Discover Beautiful Nepal In The Autumn Time

November is a perfect time to visit Nepal, one of the most attractive destinations in the world. Thousands of people come here each year to enjoy trekking on the wide vast hills and admire the enchanting colors of the forest with yellow leaves, red leaves, high blue sky, and white snowy mountains.
November 25, 2021 | 15:05

Nepal is a landlocked country in South Asia. It is mainly situated in the Himalayas, but also includes parts of the Indo-Gangetic Plain, bordering Tibet of China to the north, and India in the south, east, and west, while it is narrowly separated from Bangladesh by the Siliguri Corridor, and from Bhutan by the Indian state of Sikkim. Nepal has a diverse geography, including fertile plains, subalpine forested hills, and eight of the world's ten tallest mountains, including Mount Everest, the highest point on Earth. Nepal is a multi-ethnic, multi-lingual, multi-religious, and multi-cultural state, with Nepali as the official language. Kathmandu is the nation's capital and the largest city.

Nepal is especially beautiful in autumn, with red leaves falling, festivals, and holidays lighting up the atmosphere everywhere. The biggest and major festivals can be easily experienced in the autumn season. The festivals like Dashain, Tihar, Chhat Puja, Mani Rimdu, Indra Jatra, and other many small occasions are mostly celebrated in the autumn season in Nepal. So, these are extra privileges for travelers to experience Nepal’s culture, tradition, and festival from the close, and also they can participate and involve in such festivals as well.

Photo:  Living + Nomads
Photo: Living + Nomads

Why is Autumn suitable for visiting Nepal?

The biggest and major festivals can be easily experienced in the autumn season. The festivals like Dashain, Tihar, Chhat Puja, Mani Rimdu, Indra Jatra, and other many small occasions are mostly celebrated in the autumn season in Nepal. So, these are extra privileges for travelers to experience Nepal’s culture, tradition, and festival from the close, and also they can participate and involve in such festivals as well.

Photo: Himalayan Travellers Nepal
Photo: Himalayan Travellers Nepal

After the rainy season, neither constant rain disturbs you nor does the extreme temperature bother you. The weather looks cleaner and the blue sky starts to appear with the breeze of fresh air makes you more romantic. Since the country is filled with high mountains and astonishing landscapes, visibility is the major thing to experience all those beauties. When you are trekking in high mountains, the expectation will always depend on pleasant weather, great visibility, and a warm forecast that makes your trek memorable and more enjoyable as well.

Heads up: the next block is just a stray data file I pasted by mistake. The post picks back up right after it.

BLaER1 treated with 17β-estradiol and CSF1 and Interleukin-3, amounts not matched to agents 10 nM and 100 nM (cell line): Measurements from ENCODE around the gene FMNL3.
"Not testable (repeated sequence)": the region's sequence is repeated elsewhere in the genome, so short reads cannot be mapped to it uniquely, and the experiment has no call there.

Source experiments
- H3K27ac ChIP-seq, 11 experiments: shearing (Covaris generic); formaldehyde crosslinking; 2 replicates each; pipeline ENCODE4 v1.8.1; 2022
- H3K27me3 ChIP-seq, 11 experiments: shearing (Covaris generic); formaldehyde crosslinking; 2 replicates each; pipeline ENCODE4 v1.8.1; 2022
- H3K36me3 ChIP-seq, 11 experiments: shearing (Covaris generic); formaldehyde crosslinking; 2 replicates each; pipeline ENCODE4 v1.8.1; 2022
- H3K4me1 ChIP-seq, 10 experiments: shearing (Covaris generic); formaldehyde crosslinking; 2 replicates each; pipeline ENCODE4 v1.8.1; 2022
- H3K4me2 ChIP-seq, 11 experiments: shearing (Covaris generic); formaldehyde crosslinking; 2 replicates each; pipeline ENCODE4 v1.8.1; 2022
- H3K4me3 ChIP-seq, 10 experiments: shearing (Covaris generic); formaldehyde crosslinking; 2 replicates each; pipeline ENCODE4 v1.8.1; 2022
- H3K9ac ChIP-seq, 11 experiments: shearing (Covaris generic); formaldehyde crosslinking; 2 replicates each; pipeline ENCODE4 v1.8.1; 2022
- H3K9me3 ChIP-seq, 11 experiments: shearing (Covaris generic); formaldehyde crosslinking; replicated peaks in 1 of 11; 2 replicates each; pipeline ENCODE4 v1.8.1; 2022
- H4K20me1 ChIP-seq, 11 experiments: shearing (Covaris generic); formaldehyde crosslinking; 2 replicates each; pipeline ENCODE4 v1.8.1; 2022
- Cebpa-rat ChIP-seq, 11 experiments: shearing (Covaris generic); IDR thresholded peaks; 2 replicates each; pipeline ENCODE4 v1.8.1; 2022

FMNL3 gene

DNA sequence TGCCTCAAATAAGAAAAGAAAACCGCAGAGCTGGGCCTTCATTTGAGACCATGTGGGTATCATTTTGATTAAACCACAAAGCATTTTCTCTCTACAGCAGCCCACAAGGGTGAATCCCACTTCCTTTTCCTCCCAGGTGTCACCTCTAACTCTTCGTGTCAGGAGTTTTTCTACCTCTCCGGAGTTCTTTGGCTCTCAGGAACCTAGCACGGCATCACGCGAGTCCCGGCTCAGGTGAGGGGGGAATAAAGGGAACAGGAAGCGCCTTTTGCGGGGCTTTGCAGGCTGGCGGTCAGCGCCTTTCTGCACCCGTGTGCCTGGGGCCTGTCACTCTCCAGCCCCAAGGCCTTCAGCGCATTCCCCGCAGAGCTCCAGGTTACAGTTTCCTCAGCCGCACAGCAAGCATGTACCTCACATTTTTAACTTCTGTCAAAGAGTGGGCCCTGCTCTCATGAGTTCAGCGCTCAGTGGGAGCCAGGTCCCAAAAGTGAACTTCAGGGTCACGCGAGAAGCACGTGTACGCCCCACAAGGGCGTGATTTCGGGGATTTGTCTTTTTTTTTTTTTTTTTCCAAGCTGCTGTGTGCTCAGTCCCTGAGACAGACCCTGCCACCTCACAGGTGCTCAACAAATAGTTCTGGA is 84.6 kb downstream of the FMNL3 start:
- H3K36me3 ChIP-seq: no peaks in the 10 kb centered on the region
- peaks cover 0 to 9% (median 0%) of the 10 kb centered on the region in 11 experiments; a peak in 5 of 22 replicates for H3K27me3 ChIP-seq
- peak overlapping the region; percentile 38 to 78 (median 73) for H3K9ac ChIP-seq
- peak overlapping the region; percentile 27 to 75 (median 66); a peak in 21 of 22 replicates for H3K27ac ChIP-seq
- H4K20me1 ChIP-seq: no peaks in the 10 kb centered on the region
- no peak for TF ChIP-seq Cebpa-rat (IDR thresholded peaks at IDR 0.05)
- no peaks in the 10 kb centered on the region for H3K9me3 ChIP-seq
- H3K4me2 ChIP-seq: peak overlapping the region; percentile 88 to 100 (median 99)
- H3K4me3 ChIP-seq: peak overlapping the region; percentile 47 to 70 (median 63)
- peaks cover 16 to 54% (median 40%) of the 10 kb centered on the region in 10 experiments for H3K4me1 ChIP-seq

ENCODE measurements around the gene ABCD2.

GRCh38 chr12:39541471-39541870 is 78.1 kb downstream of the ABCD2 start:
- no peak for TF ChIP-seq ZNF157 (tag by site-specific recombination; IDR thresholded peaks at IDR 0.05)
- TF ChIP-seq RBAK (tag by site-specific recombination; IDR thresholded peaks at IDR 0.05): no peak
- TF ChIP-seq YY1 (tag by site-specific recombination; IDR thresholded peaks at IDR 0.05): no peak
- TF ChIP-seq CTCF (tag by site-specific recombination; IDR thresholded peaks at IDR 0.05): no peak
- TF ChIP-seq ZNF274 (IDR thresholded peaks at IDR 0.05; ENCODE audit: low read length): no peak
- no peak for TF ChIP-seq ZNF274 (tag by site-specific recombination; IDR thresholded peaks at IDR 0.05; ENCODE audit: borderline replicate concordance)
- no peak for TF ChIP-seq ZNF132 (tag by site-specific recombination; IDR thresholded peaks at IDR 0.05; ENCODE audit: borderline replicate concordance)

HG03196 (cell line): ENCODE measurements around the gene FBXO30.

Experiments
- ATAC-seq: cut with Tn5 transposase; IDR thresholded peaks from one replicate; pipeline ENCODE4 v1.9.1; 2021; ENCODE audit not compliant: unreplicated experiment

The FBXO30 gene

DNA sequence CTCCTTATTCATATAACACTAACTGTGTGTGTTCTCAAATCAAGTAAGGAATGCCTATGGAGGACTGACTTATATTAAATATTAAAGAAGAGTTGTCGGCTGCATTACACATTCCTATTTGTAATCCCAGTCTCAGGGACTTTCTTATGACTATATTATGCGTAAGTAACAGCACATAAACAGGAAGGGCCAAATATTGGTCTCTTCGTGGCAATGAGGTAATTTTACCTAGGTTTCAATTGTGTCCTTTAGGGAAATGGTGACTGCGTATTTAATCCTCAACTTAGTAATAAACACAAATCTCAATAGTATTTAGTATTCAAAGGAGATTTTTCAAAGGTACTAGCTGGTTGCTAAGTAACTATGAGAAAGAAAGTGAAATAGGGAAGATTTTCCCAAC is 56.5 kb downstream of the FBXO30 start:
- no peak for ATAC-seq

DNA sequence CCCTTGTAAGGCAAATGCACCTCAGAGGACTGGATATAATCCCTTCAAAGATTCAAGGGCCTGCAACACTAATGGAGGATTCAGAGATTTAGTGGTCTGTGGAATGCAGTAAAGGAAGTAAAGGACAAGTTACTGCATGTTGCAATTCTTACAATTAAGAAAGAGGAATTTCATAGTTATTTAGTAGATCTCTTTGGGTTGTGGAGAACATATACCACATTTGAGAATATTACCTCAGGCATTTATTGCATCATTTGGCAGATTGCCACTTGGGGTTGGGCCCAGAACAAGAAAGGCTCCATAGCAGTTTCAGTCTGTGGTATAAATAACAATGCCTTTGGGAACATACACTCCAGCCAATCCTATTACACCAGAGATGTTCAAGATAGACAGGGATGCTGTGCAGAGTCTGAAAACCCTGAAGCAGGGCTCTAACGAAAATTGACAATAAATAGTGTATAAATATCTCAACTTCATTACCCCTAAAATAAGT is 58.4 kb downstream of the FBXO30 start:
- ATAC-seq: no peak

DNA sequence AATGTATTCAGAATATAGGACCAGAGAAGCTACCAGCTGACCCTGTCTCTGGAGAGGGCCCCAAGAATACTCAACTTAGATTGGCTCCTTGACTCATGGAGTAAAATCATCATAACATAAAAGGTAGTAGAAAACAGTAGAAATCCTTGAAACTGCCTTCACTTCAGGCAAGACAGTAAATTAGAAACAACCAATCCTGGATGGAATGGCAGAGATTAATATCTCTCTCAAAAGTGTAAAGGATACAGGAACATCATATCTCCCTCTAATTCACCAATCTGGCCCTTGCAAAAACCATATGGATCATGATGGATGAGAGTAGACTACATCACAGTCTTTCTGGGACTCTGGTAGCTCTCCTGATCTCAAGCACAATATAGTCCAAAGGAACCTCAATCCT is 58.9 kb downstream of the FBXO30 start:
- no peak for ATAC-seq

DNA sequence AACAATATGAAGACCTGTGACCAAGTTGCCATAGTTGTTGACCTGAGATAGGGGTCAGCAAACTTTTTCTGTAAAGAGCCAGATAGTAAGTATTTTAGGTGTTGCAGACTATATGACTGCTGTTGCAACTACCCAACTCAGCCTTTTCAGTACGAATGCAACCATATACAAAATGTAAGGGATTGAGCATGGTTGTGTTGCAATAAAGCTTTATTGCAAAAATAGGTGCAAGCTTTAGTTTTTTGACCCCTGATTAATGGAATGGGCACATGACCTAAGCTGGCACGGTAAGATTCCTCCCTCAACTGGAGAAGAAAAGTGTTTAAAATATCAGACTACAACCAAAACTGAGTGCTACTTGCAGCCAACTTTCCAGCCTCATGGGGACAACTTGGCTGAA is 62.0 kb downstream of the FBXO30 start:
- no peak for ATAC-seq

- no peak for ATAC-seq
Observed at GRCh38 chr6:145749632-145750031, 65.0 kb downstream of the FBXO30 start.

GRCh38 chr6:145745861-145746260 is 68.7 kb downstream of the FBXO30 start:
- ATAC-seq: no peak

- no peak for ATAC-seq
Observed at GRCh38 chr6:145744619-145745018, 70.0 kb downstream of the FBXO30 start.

During autumn, forests look more green and become dense which is shown in the trekking trail as well. Since many beautiful trekking trails in Nepal pass through the lush green forest to the high mountain alpine forest. The trekking trails with off-the-beaten stuff are very beautiful with green vegetation in the pasture and grassland, amazing green forest and colorful flowers, and clear green far views on a pleasant sunny day with blue sky, according to Luxury Holiday Nepal.

Photo:  Asia Family Traveller
Photo: Asia Family Traveller

Beautiful Places To Visit In Nepal In The Autumn

1. Rara lake

Photo:  A Complete Guide for Trekking in Nepal
Photo: A Complete Guide for Trekking in Nepal

Rara Lake is the biggest freshwater lake in the Nepalese Himalayas. It is the main feature of Rara National Park, located in Jumla and Mugu Districts of Karnali Province. In September 2007, it was declared a Ramsar site, covering 1,583 ha (6.11 sq mi) including the surrounding wetland.

Rara Lake lies at an elevation of 2,990 m (9,810 ft), has a water surface of 10.8 km2 (4.2 sq mi), a maximum depth of 167 m (548 ft), which is 5.1 km (3.2 mi) long and 2.7 km (1.7 mi) wide. It drains into the Mugu Karnali River via the Nijar River. Its water quality is characterized by high pH, conductivity, and total hardness. It has been classified as oligotrophic as it is slightly polluted.

Summer is quite pleasant but winter is cold. The best visiting time to the lake is September/October and April to May. From December to March, the temperatures go low below the freezing point, and heavy snowfall occurs up to one meter, blocking the way to the lake. April to June is warm in this region.

2. Poon hill

Photo:  Wish I was there
Photo: Wish I was there

Poon Hill is among Nepal's most popular viewpoints. Most trekkers hike to Poon Hill from the village of Ghorepani in the early morning to see the sunrise. The views on Annapurna and Dhaulagiri are spectacular and well worth the hour-long early morning climb along stone stairs through rhododendron forest.

It can get quite crowded on Poon Hill, especially during the peak trekking seasons in Spring and Autumn. Expect to share the views with several hundred fellow trekkers. There is even a coffee stand on top, serving hot and cold drinks.

Poon Hill is located 270 km west of Kathmandu (The capital of Nepal). The hike to Poon Hill from Pokhara takes 2–3 days. The Poon Hill viewpoint is on the way to Annapurna Sanctuary which lies in the centre of Annapurna Conservation Area. Trekkers need to obtain an ACCAP Permit from Kathmandu in order to complete this hike.

3. Khaptad national park

Photo:  Nepal Trekking
Photo: Nepal Trekking

Khaptad National Park got its name from a hermit named Khaptad Baba. He meditated here for 50 years. This added to the importance of the Khaptad National Park. Local people worship in the buffer zone of this national park during a full moon to Shiva in August and September. Interesting rituals take place during this time.